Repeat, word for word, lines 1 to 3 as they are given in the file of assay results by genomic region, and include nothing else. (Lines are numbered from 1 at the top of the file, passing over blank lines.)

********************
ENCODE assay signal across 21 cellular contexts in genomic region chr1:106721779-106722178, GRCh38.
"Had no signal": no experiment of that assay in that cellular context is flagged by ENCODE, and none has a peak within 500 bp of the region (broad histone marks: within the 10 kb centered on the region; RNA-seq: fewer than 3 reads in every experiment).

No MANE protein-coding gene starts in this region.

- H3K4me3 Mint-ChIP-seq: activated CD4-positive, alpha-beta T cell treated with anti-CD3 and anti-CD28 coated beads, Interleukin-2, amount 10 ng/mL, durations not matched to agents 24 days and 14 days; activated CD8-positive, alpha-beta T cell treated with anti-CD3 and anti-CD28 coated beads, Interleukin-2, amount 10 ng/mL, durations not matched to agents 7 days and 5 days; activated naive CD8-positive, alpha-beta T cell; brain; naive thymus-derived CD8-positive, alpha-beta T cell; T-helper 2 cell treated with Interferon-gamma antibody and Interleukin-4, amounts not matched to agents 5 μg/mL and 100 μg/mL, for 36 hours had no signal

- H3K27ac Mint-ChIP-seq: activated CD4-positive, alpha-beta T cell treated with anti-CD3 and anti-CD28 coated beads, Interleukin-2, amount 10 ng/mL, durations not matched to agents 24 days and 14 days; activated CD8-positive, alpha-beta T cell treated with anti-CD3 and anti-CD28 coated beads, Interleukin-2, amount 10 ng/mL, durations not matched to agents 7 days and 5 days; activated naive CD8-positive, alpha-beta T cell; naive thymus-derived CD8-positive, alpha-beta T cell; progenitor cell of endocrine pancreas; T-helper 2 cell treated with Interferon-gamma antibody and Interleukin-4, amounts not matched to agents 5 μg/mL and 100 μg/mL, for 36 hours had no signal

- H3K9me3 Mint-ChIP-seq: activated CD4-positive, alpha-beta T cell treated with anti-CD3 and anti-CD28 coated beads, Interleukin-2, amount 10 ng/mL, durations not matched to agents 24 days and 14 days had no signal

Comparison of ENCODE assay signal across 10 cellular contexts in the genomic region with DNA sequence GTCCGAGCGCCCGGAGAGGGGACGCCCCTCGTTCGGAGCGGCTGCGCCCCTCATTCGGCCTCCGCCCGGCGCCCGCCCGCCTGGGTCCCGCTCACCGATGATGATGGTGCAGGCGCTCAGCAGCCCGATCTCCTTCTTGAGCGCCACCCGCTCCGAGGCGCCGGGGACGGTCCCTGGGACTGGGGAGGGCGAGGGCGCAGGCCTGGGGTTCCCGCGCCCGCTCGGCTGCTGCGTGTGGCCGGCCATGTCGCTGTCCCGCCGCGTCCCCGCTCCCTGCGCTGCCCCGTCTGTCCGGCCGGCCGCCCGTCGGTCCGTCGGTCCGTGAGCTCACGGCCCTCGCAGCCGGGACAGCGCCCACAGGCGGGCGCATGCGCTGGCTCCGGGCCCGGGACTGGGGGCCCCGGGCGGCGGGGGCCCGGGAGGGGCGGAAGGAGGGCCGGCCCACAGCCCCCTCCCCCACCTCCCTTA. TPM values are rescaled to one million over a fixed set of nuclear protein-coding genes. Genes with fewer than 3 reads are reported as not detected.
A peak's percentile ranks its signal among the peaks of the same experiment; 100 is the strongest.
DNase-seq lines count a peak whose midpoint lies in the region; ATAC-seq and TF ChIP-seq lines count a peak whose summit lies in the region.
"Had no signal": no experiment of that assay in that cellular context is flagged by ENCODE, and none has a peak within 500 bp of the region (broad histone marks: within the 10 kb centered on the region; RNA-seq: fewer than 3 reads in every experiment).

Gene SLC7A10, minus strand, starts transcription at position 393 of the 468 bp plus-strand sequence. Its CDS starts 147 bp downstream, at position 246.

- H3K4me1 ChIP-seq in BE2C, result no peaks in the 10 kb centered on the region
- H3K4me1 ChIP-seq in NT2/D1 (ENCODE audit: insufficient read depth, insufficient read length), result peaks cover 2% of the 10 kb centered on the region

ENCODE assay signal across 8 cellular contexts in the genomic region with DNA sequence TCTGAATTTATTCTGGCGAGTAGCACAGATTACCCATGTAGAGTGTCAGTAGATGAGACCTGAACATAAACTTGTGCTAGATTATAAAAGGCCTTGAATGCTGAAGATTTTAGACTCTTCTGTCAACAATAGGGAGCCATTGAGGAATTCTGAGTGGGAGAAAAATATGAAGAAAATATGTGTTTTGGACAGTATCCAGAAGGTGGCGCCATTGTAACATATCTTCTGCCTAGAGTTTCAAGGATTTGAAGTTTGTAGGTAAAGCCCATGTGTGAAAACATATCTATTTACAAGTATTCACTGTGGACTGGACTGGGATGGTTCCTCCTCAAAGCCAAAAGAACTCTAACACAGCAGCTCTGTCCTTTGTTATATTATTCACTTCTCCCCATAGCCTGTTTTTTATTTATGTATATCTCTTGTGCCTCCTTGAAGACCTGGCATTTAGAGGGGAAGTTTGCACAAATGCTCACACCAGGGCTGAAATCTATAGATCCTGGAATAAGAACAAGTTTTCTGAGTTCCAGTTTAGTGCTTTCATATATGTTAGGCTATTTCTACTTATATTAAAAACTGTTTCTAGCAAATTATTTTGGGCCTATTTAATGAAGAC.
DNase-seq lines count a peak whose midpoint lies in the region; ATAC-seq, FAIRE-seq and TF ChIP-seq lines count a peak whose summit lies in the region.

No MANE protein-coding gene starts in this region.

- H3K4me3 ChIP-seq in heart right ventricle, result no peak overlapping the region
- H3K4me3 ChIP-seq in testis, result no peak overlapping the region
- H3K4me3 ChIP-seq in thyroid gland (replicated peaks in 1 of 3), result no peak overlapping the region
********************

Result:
ENCODE assay signal across 21 cellular contexts in genomic region chr1:106721779-106722178, GRCh38.
"Had no signal": no experiment of that assay in that cellular context is flagged by ENCODE, and none has a peak within 500 bp of the region (broad histone marks: within the 10 kb centered on the region; RNA-seq: fewer than 3 reads in every experiment).

No MANE protein-coding gene starts in this region.